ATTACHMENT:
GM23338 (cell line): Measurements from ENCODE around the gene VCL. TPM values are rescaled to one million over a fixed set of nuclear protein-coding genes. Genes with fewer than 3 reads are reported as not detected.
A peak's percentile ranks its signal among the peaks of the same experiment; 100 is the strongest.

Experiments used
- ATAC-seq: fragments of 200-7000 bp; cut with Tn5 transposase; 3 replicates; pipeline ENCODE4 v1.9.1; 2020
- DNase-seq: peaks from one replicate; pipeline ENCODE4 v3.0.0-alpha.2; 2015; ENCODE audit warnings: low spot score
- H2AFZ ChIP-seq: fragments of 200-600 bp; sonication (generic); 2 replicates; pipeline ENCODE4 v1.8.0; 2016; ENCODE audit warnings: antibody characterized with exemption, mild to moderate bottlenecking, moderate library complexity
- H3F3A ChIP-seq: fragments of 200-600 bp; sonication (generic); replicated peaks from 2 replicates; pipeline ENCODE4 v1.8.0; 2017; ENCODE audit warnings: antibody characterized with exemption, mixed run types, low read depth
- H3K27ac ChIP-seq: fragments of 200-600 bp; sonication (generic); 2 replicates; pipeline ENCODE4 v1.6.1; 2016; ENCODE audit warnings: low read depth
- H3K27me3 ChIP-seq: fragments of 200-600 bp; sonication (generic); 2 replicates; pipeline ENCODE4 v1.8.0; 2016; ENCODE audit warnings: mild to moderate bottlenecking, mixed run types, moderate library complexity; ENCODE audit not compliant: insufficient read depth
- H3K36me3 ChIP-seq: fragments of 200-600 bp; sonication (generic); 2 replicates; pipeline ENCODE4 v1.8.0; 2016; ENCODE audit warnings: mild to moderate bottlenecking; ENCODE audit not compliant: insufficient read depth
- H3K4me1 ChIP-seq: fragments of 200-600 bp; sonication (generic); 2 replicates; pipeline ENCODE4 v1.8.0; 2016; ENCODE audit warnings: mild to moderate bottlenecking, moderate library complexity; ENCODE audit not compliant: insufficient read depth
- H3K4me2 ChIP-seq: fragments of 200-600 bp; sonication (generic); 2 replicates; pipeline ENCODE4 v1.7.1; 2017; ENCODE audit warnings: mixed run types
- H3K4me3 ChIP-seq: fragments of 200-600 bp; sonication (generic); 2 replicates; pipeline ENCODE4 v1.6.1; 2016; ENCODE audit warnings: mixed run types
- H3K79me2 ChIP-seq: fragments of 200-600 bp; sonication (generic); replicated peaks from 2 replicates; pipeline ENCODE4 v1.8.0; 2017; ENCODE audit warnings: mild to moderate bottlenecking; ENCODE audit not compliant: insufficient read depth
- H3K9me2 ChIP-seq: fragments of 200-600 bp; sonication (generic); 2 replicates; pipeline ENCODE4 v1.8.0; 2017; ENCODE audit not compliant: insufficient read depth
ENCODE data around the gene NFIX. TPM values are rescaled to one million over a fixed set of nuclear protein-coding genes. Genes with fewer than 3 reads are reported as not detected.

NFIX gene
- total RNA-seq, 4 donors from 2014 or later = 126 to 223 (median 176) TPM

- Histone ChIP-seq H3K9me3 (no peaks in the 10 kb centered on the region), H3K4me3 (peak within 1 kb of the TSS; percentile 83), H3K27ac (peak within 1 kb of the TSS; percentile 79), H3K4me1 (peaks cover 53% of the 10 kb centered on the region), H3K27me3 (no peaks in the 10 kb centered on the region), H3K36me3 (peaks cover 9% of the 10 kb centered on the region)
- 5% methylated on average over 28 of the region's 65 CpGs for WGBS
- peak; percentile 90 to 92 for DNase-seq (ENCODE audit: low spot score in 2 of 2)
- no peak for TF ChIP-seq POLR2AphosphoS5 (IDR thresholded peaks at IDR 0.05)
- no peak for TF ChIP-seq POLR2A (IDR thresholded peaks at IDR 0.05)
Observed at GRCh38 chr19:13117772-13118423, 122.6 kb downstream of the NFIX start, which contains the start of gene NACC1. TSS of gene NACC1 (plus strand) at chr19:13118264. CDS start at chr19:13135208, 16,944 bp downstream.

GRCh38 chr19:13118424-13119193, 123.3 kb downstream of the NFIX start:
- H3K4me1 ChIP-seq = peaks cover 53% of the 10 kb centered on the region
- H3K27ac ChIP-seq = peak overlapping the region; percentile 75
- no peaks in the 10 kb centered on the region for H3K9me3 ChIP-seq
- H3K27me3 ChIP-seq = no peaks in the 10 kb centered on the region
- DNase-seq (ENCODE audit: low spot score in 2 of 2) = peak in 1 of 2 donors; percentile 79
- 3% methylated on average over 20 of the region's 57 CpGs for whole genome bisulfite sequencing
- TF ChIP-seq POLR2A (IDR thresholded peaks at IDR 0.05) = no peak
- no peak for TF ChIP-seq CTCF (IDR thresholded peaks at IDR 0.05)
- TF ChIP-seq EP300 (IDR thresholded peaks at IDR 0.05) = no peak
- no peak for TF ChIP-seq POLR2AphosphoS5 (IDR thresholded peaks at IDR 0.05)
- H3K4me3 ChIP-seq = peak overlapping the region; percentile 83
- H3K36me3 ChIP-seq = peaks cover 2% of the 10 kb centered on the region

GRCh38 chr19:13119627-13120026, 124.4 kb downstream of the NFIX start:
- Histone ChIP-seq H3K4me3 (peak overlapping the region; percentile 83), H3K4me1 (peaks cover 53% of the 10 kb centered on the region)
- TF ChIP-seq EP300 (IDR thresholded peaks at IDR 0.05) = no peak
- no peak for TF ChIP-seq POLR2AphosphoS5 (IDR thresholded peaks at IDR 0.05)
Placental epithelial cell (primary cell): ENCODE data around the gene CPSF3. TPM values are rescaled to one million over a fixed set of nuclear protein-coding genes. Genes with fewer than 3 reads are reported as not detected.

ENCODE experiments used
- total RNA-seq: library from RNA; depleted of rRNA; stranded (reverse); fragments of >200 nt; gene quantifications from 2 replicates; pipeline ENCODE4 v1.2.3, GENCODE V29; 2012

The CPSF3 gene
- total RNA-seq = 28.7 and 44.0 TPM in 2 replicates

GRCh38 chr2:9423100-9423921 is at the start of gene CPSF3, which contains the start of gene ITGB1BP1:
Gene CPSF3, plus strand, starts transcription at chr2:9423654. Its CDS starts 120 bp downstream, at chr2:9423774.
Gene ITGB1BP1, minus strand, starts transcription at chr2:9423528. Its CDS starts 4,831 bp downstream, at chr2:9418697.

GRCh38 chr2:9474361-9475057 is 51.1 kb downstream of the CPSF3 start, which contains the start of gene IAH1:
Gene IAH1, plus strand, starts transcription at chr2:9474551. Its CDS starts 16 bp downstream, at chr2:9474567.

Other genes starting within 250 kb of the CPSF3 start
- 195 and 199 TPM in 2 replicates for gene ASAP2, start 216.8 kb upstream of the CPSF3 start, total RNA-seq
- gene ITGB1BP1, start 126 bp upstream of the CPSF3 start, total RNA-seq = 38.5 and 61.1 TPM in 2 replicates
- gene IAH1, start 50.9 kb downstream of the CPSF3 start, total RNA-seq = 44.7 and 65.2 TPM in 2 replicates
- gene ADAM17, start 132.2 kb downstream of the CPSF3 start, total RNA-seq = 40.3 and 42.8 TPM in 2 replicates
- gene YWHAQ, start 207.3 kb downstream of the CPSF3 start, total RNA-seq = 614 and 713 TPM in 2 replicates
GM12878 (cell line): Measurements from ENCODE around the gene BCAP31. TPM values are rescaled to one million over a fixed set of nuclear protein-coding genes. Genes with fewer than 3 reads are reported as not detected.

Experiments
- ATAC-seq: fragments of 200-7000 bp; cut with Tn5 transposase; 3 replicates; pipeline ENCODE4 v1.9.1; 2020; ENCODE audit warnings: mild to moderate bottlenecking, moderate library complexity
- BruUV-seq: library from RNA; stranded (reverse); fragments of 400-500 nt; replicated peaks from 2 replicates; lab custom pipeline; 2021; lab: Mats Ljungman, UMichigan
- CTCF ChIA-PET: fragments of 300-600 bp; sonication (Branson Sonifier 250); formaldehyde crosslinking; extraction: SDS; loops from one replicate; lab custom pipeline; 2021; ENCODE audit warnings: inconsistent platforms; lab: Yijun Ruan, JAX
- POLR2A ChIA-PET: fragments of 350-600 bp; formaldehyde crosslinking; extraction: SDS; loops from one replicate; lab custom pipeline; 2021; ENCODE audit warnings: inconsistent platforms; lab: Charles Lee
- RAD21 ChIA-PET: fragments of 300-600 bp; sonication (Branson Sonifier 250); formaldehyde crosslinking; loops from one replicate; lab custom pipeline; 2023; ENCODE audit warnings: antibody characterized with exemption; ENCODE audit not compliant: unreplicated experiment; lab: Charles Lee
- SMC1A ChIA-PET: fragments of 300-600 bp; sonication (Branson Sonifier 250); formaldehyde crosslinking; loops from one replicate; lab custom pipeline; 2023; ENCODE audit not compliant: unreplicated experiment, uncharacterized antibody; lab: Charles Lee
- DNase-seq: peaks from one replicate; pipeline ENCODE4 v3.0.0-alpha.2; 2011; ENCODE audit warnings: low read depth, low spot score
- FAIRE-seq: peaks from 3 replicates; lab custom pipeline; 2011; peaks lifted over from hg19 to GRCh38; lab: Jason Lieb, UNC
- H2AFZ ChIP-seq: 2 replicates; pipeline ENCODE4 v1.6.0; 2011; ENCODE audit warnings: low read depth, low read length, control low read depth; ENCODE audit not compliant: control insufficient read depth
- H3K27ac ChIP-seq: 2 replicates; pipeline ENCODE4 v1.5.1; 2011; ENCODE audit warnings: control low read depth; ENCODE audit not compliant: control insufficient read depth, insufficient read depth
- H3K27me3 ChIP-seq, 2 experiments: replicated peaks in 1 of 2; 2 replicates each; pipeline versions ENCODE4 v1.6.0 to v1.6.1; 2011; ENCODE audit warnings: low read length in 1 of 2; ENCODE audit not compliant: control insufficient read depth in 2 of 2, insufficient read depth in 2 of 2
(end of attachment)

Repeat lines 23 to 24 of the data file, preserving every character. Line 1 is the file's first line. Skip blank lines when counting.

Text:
- no peak for TF ChIP-seq POLR2A (IDR thresholded peaks at IDR 0.05)
Observed at GRCh38 chr19:13117772-13118423, 122.6 kb downstream of the NFIX start, which contains the start of gene NACC1. TSS of gene NACC1 (plus strand) at chr19:13118264. CDS start at chr19:13135208, 16,944 bp downstream.